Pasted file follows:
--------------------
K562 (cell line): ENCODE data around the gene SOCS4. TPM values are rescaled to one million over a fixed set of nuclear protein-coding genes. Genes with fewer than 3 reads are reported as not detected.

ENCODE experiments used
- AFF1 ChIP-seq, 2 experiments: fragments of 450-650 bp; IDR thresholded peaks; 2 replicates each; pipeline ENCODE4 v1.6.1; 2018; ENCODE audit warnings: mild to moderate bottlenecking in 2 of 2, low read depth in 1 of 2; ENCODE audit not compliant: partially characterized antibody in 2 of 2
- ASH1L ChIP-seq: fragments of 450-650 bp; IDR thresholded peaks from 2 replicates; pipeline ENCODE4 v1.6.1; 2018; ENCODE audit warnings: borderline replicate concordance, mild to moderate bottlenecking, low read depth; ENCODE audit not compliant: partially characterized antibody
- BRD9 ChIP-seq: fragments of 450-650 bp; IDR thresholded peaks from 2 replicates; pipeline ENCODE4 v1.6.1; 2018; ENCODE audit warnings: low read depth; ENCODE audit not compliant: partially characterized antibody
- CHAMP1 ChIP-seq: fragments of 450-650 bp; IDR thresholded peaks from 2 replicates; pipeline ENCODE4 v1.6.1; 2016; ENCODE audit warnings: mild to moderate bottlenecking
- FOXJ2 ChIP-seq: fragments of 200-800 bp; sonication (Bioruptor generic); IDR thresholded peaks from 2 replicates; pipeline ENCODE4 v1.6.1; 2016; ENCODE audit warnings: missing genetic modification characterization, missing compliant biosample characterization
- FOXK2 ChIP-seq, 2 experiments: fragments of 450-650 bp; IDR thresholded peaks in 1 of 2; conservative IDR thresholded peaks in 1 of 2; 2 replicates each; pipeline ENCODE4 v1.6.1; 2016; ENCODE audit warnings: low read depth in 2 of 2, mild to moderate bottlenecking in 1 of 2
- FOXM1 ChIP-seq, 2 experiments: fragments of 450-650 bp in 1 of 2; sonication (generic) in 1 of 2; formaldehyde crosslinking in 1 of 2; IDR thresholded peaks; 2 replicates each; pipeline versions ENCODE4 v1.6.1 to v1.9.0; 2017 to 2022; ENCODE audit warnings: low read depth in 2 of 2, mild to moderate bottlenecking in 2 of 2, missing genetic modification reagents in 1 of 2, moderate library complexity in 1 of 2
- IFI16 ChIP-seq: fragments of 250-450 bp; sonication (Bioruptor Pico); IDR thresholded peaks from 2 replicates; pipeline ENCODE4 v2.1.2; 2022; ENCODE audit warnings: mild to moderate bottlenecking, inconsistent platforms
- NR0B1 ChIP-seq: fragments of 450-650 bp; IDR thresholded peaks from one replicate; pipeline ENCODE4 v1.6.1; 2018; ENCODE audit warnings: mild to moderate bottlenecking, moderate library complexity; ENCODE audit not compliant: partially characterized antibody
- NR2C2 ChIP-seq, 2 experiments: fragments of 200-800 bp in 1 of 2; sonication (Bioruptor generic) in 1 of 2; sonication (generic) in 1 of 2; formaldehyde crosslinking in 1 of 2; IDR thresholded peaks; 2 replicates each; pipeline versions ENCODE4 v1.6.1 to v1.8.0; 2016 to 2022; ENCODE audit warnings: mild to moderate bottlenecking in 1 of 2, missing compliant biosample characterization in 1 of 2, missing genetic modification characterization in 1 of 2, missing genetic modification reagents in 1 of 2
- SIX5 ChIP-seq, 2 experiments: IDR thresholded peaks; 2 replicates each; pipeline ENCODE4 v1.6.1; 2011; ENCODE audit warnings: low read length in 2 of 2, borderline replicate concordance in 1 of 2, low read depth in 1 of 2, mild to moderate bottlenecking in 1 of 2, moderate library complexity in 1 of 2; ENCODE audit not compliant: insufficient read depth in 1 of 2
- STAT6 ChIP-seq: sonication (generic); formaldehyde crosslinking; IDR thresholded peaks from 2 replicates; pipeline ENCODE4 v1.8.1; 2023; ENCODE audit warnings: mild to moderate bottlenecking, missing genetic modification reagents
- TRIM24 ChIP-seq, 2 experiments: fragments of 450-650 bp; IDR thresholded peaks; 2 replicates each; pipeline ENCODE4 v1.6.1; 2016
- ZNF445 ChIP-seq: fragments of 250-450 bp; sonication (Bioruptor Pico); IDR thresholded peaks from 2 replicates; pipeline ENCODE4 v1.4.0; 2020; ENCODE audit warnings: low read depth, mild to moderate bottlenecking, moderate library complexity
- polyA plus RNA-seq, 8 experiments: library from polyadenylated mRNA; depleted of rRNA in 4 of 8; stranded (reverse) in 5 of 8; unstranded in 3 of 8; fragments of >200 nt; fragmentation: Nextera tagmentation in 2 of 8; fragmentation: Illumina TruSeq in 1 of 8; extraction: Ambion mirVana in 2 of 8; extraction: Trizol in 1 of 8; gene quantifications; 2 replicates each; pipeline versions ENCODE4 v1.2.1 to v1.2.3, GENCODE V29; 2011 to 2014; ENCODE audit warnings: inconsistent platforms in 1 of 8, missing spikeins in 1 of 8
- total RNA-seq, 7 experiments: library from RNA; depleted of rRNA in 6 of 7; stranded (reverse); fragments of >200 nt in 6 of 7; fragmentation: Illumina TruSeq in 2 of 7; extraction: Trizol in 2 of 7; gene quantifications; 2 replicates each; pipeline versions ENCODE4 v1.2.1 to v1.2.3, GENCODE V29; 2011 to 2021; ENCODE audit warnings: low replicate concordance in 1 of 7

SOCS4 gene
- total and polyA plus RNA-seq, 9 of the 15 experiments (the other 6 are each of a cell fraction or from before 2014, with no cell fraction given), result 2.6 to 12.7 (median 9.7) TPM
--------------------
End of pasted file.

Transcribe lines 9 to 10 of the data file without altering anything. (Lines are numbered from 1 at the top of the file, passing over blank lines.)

- FOXM1 ChIP-seq, 2 experiments: fragments of 450-650 bp in 1 of 2; sonication (generic) in 1 of 2; formaldehyde crosslinking in 1 of 2; IDR thresholded peaks; 2 replicates each; pipeline versions ENCODE4 v1.6.1 to v1.9.0; 2017 to 2022; ENCODE audit warnings: low read depth in 2 of 2, mild to moderate bottlenecking in 2 of 2, missing genetic modification reagents in 1 of 2, moderate library complexity in 1 of 2
- IFI16 ChIP-seq: fragments of 250-450 bp; sonication (Bioruptor Pico); IDR thresholded peaks from 2 replicates; pipeline ENCODE4 v2.1.2; 2022; ENCODE audit warnings: mild to moderate bottlenecking, inconsistent platforms